The first major loan exhibition in an art museum dedicated entirely to the iconic instruments of rock and roll will go on view at The Metropolitan Museum of Art beginning April 8th, 2019. Through more than 130 instruments that were used by such artists as Chuck Berry, The Beatles, Elvis Presley, Jimi Hendrix, Joni Mitchell, Jimmy Page, Steve Miller, St. Vincent, Metallica, The Rolling Stones, and many others, Play It Loud: Instruments of Rock & Roll will explore one of the most influential artistic movements of the 20th century and the objects that made the music possible.

Drawn from 70 private and public collections in the United States and the United Kingdom, most of the objects in the exhibition have never been shown outside of their performance contexts. Organized thematically, Play It Loud will include many of rock’s most celebrated instruments, including such guitars as Eric Clapton’s “Blackie,” Eddie Van Halen’s “Frankenstein,” and Jerry Garcia’s “Wolf,” as well as Keith Emerson’s Moog synthesizer and Hammond organ, and drums from Keith Moon’s “Pictures of Lily” drum set, to name a few. By displaying several rigs used in live performances and sound recordings, the exhibition will also demonstrate how artists created their own individual sounds. The instruments will be complemented by some 40 vintage posters, striking stage costumes, and epoch-making videos.

With objects dating from 1939 to 2017, the exhibition, together with its catalogue, will examine many ways in which rock and roll musicians used their instruments. The exhibition will highlight themes such as emerging technologies and how they were embraced by musicians, the phenomenon of the “Guitar Gods,” crafting a visual identity through the use of instruments, and even the destruction of instruments in some live performances.

Highlights of the exhibition will include: Chuck Berry’s electric guitar ES-350T (1957), which was his primary guitar from 1957 until about 1963 and was used to record Johnny B. Goode; Jimi Hendrix’s electric guitar “Love Drops,” originally decorated by him; James Jamerson’s upright bass, which he likely used on many early Motown hits; Keith Emerson’s keyboard rig, consisting of the customized Moog Modular Synthesizer, electric tone-wheel organ, and rotary speakers; a reconstructed performance rig from Eddie Van Halen as it appeared onstage in 1978; Steve Miller’s electric guitar that was painted with psychedelic designs by artist Bob Cantrell by 1973; Jack Bruce’s electric bass, which was painted for him by the artist collective known as “The Fool” in 1967 while he was with Cream; St. Vincent’s electric guitar, which Annie “St. Vincent” Clark designed in collaboration with Music Man in 2015; and Jimmy Page’s dragon-embroidered costume (Los Angeles, 1975)—the elaborately hand-embroidered suit took over a year to complete and Page wore it during Led Zeppelin’s live performances from 1975 to 1977.

The exhibition will also include a sculpture made from what was left of one of Pete Townshend’s electric guitars after he smashed the instrument during a photo shoot with Annie Leibovitz, that was published in Rolling Stone as “How to Launch Your Guitar in 17 Steps.”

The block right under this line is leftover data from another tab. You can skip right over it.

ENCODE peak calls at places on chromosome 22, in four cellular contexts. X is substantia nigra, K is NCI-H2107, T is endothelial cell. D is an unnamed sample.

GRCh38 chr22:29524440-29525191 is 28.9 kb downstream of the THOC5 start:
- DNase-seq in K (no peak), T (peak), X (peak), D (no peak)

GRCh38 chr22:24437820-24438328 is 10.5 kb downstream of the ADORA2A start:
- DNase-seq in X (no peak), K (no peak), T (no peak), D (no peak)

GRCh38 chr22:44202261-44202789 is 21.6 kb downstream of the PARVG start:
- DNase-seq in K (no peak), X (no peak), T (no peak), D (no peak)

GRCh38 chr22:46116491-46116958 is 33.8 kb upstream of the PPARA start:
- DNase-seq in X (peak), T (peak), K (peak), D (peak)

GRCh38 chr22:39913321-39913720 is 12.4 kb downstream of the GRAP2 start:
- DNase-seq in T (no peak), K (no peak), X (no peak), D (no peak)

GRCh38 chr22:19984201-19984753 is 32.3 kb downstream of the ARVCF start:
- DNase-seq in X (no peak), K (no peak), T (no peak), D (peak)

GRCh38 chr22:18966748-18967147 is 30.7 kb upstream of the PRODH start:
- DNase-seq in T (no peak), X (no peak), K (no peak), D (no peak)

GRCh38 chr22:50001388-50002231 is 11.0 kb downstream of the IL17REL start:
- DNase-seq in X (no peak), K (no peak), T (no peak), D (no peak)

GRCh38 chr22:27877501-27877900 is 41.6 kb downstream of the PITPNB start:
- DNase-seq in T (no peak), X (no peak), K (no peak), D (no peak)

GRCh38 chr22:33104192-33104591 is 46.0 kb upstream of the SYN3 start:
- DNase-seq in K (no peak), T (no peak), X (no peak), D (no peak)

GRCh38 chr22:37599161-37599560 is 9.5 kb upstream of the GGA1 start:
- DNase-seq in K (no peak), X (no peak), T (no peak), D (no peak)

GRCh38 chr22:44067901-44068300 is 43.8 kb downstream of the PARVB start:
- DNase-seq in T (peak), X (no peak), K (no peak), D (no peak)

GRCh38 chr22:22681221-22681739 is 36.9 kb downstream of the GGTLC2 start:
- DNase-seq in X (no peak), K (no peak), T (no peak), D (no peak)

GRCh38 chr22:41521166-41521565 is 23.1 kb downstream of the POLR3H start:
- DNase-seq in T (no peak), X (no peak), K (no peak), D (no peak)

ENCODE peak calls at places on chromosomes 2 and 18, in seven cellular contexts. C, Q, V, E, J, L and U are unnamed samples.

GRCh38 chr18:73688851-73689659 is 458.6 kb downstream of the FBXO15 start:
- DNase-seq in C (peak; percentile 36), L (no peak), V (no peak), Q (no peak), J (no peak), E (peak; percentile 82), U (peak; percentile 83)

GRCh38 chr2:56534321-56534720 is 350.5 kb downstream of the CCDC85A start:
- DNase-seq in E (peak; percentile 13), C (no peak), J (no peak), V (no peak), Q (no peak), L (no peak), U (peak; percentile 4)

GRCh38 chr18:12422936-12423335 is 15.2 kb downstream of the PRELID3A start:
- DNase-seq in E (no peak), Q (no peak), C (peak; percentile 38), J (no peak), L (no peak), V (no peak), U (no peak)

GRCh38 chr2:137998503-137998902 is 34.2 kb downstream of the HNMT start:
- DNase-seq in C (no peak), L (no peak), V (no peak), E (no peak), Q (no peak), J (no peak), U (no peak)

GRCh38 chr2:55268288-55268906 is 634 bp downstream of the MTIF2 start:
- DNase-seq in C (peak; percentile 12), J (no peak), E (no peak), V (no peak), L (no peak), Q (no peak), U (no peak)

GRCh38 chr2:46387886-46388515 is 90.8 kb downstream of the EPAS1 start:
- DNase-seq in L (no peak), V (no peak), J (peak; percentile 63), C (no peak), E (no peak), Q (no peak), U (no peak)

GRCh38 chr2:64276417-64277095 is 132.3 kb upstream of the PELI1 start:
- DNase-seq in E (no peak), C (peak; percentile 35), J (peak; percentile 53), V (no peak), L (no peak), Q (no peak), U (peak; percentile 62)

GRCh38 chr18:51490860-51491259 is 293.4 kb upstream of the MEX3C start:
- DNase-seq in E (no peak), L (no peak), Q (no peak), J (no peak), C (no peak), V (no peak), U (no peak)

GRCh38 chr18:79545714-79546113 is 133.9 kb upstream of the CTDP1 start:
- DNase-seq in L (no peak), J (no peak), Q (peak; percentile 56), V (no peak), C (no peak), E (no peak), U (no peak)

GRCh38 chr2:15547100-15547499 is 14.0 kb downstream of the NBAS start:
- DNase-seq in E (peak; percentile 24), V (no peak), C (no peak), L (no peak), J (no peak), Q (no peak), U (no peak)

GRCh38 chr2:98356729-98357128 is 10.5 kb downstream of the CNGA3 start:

Play It Loud: Instruments of Rock and Roll will be accompanied by a fully illustrated catalogue.

The catalogue is made possible by The Andrew W. Mellon Foundation.

The exhibition is organized by The Metropolitan Museum of Art and the Rock & Roll Hall of Fame, where it will travel to in November 2019. This is the second collaboration between the two after Rock Style, which was presented at The Met in 1999.

For more information, please visit metmuseum.org.

[Dana’s note: The Metropolitan Museum of Art is one of my all time favorite museums, and along with Louvre in Paris, is considered one of the best in the world. My mother and I have been members for over 20 years, and she has been volunteering at the museum for 15. I highly encourage anyone that travels to New York to visit this wonderful establishment. I am very excited, and looking forward to seeing this exhibition when it launches.]

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  • RobT on

    I agree Dana. I was there twice along with the MOMA as well. After the first time I went, my feet were so tired from walking to and back from the Port Authority terminal and then spending about 4 hours in the museum, and I still didn’t cover it all. Favorites are the oil paintings & photography, but the first trip I made there, a gold plated Ludwig snare drum given to Ringo Starr from the company itself was on display as well as a nice display of archtop guitars crafted years before in the city. Fact I’m listening to the CD I purchased there coinciding with the jazz guitar collection as I write this. Looks like this Spring it’s time for another journey there.

    P.S- Listened to a taste of Airboourne, and although it seems like solid, old hard rock, it’s not my mug of java so to speak. Although they’re surely influenced by AC/DC, they’re not totally derivative of them either.

    • Dana on

      Hi Rob,

      I am so glad you enjoyed the museum. They have a permanent musical instruments collection, and I believe that is where the Starr drum may have been displayed. There are so many things I love at that museum, it’s crazy, but one that comes to mind is Franl Lloyd Wright’s Living Room from the Francis W. Little House. If you are interested, you view it online, here: https://www.metmuseum.org/toah/works-of-art/1972.60.1/

      As for Airbourne, no worries. I am glad you had an open mind about about them and were, at least, willing to give them a chance. BTW, did you hear this one? https://eddietrunk.com/wp-admin/edit-comments.php

      D 🙂

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